--Con. Typically don't advertise, so prospective customers don’t know about your items.
--Con. Must turn over merchandise, can't afford long-term storage, so frequently drop prices (monthly, weekly) to move merchandise. Will lose money if ideal buyer doesn't quickly stumble upon your items.

Thrift store.
--Pro. Simple, one and done.
--Con. Will get the least money. Charitable contributions have a 7% (?) AGI floor to be deductible, and then are reduced to your tax bracket.

Example. Please allow simplifying assumptions: AGI is $50K, 25% fed tax bracket, deductible contribution above AGI floor is $10K. Then...
50000 AGI, taxes = 12500
-10000 AGI, taxes = -2500
40000 AGI, taxes = 10000

So after the loss due to the AGI floor, your contribution lost 75% of its value (1-fed tax rate) because it's value comes from a tax deduction, not from a sale. Your $10K returns your tax rate (25%). If in the 15% bracket, you lose 85%, get 15%.


Bottom line. For true antiques, an auction service may be your best route for after-tax income, personal safety, and simplicity. For old furniture you don’t care about messing with, a thrift store seems to be the simplest solution.
d.r.a., not dr.a. | I'm a novice investor, you are forewarned.
adamthesmythe
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Re: Should i take furniture to consignment store?

Post by adamthesmythe »

You need someone knowledgeable to tell you the difference between merely high-quality older furniture and seriously valuable antiques. (Keep in mind that even stuff from the fifties is sometimes valuable, although the odds are not in your favor.).

An auction house will only be interested in the really good stuff. For the rest- personally I would go for consignment because it's less trouble.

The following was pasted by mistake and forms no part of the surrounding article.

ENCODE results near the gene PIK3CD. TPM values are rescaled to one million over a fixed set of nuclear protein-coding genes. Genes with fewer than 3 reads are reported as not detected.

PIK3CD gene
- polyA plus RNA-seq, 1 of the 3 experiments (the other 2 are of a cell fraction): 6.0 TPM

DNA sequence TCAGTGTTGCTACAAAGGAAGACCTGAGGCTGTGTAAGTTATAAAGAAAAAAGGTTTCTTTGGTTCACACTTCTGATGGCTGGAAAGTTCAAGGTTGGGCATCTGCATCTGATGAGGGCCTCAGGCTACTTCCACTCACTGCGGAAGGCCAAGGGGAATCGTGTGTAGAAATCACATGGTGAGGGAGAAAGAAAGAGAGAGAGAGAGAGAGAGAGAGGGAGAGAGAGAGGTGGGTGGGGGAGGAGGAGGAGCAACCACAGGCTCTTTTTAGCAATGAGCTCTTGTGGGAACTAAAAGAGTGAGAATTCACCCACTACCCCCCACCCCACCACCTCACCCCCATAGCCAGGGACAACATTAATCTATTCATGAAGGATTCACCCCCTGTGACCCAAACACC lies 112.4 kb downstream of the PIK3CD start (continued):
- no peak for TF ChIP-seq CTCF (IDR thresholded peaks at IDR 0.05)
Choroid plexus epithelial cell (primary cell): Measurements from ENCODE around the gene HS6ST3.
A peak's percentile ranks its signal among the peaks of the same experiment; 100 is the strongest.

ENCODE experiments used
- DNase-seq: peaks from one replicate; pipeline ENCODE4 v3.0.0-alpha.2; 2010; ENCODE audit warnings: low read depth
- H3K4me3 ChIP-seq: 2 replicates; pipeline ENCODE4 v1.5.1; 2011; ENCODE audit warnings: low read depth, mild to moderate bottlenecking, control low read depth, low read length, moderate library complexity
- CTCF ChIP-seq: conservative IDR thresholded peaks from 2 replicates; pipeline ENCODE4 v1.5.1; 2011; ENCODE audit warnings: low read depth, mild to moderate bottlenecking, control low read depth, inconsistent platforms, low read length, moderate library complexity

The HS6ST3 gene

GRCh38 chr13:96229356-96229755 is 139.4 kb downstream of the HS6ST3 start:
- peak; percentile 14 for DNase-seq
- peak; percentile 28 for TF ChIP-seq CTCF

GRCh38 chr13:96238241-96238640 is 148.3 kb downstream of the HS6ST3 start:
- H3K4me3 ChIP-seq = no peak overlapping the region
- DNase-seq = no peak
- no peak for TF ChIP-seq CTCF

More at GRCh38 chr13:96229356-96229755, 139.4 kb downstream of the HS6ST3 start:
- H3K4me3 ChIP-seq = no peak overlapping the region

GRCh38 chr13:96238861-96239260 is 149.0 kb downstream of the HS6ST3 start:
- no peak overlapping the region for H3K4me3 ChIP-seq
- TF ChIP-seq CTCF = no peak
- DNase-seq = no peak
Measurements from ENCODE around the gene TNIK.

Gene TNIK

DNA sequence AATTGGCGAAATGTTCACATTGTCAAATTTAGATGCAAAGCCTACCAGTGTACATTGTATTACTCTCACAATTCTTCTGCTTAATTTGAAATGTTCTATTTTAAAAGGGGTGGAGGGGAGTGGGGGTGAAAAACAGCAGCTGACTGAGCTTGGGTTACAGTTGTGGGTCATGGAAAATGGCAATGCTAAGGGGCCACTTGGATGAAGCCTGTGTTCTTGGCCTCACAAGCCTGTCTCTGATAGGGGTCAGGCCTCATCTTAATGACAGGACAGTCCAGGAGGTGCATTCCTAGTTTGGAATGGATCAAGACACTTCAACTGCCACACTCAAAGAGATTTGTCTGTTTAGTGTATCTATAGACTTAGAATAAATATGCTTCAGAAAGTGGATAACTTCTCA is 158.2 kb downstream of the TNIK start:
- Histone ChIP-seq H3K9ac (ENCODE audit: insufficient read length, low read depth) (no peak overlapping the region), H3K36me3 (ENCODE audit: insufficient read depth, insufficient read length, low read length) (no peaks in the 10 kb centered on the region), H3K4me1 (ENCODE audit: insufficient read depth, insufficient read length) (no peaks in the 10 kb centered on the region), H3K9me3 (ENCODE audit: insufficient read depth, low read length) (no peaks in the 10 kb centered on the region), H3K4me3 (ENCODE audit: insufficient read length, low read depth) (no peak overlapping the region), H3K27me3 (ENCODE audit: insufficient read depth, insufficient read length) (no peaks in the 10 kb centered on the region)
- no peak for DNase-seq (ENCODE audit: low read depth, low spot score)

theunknowntech
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Re: Should i take furniture to consignment store?

Post by theunknowntech »

adamthesmythe wrote:You need someone knowledgeable to tell you the difference between merely high-quality older furniture and seriously valuable antiques. (Keep in mind that even stuff from the fifties is sometimes valuable, although the odds are not in your favor.).

An auction house will only be interested in the really good stuff. For the rest- personally I would go for consignment because it's less trouble.
To whoever suggested that decent auction houses would only accept "high end", like Louis nnn or Federal antiques or something, museum-quality antiques, that is NOT how it works, except in the super-high-end environments like Sotheby's or whatever.

Outside of the top antique auction markets, there is a _very_vigorous_ crowd that will bid on good quality furniture.
Last edited by theunknowntech on Tue Aug 11, 2015 11:04 am, edited 1 time in total.
randomguy
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Re: Should i take furniture to consignment store?

Post by randomguy »

Peterjens wrote:
Hayden wrote:Contacted another antique dealer. She looked at photos and offered to come by, examine the pieces in person, and make me an offer. Problem is, I have no clue as to what they are worth. Please advise me.